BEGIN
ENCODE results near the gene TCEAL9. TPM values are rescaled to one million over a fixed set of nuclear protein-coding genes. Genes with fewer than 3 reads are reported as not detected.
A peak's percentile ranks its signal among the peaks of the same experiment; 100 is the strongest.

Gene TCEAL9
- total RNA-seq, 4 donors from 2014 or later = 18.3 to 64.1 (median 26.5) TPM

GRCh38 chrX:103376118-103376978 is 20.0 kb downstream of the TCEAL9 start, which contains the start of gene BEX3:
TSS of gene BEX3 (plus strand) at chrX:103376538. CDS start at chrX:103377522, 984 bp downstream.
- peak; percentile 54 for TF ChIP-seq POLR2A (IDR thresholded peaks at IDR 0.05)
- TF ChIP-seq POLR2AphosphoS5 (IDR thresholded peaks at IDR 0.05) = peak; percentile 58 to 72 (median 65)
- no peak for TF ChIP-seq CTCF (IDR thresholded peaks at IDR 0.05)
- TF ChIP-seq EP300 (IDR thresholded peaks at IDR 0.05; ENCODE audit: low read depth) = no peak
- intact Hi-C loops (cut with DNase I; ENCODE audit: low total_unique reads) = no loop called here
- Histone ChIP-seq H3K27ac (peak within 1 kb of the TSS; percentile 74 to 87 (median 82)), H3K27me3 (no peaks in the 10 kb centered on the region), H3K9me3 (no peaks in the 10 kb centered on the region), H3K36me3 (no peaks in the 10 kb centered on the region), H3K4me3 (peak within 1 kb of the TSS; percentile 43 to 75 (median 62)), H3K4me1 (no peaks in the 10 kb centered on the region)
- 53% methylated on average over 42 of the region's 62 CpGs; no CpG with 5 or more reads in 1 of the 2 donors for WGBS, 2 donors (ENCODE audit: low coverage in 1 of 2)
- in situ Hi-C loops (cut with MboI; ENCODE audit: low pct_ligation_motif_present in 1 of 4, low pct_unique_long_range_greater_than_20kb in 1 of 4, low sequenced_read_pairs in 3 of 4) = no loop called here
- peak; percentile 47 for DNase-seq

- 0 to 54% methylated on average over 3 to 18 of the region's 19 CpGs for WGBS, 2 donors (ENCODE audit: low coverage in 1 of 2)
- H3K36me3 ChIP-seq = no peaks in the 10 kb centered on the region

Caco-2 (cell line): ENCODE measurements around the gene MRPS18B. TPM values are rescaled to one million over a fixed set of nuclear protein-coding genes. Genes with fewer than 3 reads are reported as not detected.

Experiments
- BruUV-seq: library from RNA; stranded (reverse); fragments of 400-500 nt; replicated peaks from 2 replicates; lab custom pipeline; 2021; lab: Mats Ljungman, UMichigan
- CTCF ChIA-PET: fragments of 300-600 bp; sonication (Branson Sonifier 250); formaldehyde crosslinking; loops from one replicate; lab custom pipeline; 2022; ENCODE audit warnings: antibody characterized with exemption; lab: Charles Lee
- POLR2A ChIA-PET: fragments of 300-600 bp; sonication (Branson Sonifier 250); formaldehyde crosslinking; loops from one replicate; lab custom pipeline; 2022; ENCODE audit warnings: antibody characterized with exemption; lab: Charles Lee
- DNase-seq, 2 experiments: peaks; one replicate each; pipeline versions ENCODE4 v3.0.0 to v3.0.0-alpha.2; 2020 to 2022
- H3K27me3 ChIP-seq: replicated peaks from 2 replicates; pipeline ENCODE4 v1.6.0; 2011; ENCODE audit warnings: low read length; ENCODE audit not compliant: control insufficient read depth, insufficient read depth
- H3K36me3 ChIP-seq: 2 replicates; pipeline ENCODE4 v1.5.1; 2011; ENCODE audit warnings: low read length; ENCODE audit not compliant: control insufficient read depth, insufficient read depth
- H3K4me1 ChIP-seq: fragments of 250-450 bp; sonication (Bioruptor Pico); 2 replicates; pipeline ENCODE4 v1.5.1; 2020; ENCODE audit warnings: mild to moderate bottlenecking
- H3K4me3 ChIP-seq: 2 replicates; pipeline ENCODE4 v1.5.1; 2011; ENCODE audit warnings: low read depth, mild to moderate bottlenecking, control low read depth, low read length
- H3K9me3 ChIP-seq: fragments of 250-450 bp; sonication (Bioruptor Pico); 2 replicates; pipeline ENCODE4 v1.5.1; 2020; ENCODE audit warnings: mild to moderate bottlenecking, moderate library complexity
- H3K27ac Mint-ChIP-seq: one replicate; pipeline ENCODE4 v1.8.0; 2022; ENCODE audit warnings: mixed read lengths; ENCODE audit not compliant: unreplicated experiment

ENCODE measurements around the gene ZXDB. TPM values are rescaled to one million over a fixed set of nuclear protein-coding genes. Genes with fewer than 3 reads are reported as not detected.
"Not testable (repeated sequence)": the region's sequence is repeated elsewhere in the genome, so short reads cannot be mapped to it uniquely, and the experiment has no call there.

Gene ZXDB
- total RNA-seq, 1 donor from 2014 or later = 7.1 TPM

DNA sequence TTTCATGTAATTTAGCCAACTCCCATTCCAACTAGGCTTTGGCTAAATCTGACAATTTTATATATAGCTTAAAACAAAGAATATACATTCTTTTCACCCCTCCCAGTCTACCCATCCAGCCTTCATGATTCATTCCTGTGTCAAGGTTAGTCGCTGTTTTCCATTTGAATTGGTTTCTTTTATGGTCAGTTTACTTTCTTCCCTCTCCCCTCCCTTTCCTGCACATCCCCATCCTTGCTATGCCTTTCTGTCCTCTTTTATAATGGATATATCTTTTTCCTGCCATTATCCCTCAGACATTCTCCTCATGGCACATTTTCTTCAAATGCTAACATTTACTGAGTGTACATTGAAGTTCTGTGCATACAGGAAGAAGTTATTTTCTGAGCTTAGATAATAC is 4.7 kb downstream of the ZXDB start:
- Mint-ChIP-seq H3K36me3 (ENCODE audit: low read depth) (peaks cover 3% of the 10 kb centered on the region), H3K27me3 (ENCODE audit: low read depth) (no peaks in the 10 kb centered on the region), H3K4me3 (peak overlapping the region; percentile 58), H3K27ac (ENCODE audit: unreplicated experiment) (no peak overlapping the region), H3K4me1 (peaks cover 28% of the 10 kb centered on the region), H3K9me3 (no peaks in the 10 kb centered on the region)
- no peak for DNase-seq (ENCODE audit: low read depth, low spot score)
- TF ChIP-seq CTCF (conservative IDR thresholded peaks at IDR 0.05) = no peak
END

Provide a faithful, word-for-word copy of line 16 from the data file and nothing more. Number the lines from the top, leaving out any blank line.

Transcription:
- 0 to 54% methylated on average over 3 to 18 of the region's 19 CpGs for WGBS, 2 donors (ENCODE audit: low coverage in 1 of 2)